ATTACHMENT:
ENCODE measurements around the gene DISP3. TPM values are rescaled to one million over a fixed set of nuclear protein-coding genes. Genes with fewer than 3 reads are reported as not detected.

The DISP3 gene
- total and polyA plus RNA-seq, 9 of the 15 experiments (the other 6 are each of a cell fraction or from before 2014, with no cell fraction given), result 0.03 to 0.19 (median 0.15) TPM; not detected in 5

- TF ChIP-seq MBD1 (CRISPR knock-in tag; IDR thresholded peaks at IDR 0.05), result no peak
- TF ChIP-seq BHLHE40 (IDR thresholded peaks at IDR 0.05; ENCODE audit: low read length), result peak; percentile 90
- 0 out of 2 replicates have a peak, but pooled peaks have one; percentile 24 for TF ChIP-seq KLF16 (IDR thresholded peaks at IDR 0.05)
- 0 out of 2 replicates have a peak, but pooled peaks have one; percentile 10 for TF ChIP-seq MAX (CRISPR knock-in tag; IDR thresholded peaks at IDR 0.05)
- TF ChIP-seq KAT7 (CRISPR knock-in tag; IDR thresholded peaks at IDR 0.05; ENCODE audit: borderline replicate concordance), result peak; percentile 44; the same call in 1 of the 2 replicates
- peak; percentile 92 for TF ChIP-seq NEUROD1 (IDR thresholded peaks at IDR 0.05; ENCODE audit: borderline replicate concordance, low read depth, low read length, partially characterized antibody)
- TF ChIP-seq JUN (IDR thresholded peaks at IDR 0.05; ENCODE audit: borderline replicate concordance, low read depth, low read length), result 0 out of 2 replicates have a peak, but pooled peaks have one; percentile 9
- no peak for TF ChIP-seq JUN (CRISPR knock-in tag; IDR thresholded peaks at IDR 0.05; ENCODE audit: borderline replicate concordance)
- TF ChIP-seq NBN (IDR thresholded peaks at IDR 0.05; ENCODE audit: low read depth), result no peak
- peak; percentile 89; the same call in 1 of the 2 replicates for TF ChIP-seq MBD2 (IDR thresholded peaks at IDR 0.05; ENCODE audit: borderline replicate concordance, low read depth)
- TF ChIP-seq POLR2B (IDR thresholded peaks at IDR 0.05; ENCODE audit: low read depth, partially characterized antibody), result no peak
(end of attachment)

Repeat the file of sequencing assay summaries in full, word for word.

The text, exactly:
ENCODE measurements around the gene DISP3. TPM values are rescaled to one million over a fixed set of nuclear protein-coding genes. Genes with fewer than 3 reads are reported as not detected.

The DISP3 gene
- total and polyA plus RNA-seq, 9 of the 15 experiments (the other 6 are each of a cell fraction or from before 2014, with no cell fraction given), result 0.03 to 0.19 (median 0.15) TPM; not detected in 5

- TF ChIP-seq MBD1 (CRISPR knock-in tag; IDR thresholded peaks at IDR 0.05), result no peak
- TF ChIP-seq BHLHE40 (IDR thresholded peaks at IDR 0.05; ENCODE audit: low read length), result peak; percentile 90
- 0 out of 2 replicates have a peak, but pooled peaks have one; percentile 24 for TF ChIP-seq KLF16 (IDR thresholded peaks at IDR 0.05)
- 0 out of 2 replicates have a peak, but pooled peaks have one; percentile 10 for TF ChIP-seq MAX (CRISPR knock-in tag; IDR thresholded peaks at IDR 0.05)
- TF ChIP-seq KAT7 (CRISPR knock-in tag; IDR thresholded peaks at IDR 0.05; ENCODE audit: borderline replicate concordance), result peak; percentile 44; the same call in 1 of the 2 replicates
- peak; percentile 92 for TF ChIP-seq NEUROD1 (IDR thresholded peaks at IDR 0.05; ENCODE audit: borderline replicate concordance, low read depth, low read length, partially characterized antibody)
- TF ChIP-seq JUN (IDR thresholded peaks at IDR 0.05; ENCODE audit: borderline replicate concordance, low read depth, low read length), result 0 out of 2 replicates have a peak, but pooled peaks have one; percentile 9
- no peak for TF ChIP-seq JUN (CRISPR knock-in tag; IDR thresholded peaks at IDR 0.05; ENCODE audit: borderline replicate concordance)
- TF ChIP-seq NBN (IDR thresholded peaks at IDR 0.05; ENCODE audit: low read depth), result no peak
- peak; percentile 89; the same call in 1 of the 2 replicates for TF ChIP-seq MBD2 (IDR thresholded peaks at IDR 0.05; ENCODE audit: borderline replicate concordance, low read depth)
- TF ChIP-seq POLR2B (IDR thresholded peaks at IDR 0.05; ENCODE audit: low read depth, partially characterized antibody), result no peak